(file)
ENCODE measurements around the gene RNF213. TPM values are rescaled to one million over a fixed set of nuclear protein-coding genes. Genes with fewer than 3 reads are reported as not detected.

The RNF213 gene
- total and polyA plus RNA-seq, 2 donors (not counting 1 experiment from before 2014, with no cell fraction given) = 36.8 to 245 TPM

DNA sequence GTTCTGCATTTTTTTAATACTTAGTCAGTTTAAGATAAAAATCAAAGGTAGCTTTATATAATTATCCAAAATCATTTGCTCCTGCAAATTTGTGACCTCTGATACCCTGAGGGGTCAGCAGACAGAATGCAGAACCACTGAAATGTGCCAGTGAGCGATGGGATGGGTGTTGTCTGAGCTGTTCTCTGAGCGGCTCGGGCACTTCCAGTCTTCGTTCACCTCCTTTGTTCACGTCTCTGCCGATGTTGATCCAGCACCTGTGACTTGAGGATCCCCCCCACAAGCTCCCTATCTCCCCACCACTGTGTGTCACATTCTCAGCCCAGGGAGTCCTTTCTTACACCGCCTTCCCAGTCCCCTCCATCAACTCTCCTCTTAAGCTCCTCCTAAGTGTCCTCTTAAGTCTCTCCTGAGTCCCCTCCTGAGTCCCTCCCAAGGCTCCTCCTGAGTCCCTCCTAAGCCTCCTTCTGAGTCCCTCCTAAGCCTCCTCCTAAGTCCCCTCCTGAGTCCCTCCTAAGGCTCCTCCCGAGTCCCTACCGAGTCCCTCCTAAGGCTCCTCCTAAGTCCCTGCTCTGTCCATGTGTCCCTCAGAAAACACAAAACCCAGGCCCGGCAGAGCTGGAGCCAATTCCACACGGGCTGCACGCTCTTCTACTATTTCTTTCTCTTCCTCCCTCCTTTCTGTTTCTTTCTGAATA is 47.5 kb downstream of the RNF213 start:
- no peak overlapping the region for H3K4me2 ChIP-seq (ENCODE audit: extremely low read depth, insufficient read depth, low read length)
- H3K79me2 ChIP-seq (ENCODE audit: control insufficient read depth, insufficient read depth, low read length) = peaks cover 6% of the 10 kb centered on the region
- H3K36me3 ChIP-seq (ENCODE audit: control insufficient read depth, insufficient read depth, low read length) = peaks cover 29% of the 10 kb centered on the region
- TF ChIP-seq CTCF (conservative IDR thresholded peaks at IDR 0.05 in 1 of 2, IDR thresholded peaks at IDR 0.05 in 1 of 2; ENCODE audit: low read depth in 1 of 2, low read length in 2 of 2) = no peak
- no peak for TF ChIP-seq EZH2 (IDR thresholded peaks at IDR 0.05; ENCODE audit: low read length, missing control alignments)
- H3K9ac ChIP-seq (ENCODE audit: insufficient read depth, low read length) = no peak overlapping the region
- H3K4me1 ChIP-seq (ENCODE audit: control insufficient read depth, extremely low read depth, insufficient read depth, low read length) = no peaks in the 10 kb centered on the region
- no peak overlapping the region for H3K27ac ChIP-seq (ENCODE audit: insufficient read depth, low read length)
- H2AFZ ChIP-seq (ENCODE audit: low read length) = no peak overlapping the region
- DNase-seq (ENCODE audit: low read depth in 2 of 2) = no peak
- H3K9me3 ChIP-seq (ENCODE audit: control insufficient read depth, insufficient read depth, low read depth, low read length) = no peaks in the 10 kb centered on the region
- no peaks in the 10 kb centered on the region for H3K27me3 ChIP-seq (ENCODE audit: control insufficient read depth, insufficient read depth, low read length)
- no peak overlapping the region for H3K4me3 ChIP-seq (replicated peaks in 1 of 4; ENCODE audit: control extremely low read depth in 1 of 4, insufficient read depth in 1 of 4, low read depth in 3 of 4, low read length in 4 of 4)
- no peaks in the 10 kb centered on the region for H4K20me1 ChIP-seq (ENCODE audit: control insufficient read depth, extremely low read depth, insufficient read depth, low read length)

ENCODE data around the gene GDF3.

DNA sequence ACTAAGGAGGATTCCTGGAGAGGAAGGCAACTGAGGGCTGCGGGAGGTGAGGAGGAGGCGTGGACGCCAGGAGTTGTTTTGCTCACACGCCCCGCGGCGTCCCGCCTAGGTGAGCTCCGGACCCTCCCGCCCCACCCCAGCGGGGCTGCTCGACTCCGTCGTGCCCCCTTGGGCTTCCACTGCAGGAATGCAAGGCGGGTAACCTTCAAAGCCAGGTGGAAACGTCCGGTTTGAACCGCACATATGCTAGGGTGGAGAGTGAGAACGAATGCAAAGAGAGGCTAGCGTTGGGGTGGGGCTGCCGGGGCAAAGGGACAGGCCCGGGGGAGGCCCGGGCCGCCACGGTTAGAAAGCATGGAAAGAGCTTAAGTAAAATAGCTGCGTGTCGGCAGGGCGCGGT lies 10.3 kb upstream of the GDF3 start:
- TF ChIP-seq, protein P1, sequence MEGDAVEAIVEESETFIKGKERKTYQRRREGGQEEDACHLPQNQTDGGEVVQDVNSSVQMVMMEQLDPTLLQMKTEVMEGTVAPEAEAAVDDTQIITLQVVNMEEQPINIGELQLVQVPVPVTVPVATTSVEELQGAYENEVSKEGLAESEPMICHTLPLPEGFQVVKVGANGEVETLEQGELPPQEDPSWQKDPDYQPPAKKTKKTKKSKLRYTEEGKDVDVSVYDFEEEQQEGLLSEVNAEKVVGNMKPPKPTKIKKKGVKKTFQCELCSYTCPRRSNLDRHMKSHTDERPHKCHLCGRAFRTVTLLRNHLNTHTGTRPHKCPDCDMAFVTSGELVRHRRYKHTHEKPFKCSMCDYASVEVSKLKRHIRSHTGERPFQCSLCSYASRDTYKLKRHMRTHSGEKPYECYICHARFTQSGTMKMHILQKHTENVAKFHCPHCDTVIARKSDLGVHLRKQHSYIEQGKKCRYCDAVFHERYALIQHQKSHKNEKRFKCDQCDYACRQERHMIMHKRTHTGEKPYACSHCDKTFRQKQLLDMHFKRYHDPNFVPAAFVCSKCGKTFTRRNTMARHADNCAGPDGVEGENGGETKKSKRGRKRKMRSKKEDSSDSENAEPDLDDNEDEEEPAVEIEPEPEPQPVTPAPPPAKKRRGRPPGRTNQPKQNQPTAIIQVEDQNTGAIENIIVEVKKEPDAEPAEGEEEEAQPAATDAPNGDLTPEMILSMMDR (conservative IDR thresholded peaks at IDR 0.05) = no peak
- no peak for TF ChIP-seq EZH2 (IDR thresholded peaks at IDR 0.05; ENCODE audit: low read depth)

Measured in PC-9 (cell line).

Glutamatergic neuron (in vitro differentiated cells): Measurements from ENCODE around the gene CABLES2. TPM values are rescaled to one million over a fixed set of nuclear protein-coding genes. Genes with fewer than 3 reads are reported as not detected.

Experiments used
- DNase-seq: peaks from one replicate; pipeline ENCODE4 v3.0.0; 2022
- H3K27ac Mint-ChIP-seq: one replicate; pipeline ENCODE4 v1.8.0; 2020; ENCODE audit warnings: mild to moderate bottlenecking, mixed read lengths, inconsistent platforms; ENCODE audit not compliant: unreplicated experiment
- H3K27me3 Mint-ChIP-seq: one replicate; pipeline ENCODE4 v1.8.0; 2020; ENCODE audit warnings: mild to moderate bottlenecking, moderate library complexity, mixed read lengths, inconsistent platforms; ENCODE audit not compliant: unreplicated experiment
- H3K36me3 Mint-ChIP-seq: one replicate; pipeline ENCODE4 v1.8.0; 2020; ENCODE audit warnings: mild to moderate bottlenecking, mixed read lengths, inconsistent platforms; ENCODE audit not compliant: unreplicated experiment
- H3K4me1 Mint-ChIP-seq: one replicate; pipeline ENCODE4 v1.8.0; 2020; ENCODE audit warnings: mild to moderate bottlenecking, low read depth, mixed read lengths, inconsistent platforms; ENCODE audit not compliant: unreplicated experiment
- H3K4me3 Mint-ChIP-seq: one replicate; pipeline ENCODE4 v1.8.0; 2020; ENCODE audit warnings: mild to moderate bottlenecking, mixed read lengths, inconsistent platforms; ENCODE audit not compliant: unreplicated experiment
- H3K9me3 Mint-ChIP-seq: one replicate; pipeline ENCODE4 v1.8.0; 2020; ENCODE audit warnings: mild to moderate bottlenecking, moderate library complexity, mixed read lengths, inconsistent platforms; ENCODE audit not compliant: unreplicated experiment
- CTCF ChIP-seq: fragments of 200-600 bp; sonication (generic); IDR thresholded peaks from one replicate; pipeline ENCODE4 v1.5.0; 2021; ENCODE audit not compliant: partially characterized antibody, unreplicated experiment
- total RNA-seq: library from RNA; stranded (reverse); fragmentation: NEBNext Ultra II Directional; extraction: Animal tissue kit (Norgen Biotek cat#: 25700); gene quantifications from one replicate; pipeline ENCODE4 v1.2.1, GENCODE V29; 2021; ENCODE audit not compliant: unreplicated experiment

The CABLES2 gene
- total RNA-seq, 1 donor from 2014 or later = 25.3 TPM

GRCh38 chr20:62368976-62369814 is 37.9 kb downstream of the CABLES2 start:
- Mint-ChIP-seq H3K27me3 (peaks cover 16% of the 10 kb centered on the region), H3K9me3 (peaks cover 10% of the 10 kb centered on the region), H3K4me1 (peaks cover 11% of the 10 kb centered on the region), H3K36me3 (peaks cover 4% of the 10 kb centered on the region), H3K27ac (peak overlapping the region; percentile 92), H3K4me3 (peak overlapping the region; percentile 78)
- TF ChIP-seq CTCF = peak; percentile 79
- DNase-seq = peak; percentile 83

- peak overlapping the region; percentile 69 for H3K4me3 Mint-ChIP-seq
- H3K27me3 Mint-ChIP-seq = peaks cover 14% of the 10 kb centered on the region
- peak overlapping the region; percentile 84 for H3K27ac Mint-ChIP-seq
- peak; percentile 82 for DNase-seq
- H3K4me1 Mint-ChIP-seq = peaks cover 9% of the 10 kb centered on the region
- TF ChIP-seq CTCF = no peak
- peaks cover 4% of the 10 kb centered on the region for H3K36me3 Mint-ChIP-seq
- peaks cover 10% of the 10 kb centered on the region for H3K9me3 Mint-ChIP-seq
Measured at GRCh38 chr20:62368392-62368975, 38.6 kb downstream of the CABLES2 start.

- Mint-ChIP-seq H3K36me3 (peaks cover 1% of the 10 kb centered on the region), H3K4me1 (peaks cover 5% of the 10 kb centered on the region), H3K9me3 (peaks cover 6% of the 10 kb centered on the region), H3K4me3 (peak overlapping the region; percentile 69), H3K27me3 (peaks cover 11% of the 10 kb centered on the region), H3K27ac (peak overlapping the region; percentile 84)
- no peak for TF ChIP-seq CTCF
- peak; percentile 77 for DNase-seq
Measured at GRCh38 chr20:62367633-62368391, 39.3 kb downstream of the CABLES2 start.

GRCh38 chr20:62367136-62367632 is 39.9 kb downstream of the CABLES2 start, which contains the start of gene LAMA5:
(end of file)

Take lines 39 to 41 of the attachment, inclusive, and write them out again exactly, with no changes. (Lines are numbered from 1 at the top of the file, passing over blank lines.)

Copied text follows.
- TF ChIP-seq CTCF = peak; percentile 79
- DNase-seq = peak; percentile 83

- peak overlapping the region; percentile 69 for H3K4me3 Mint-ChIP-seq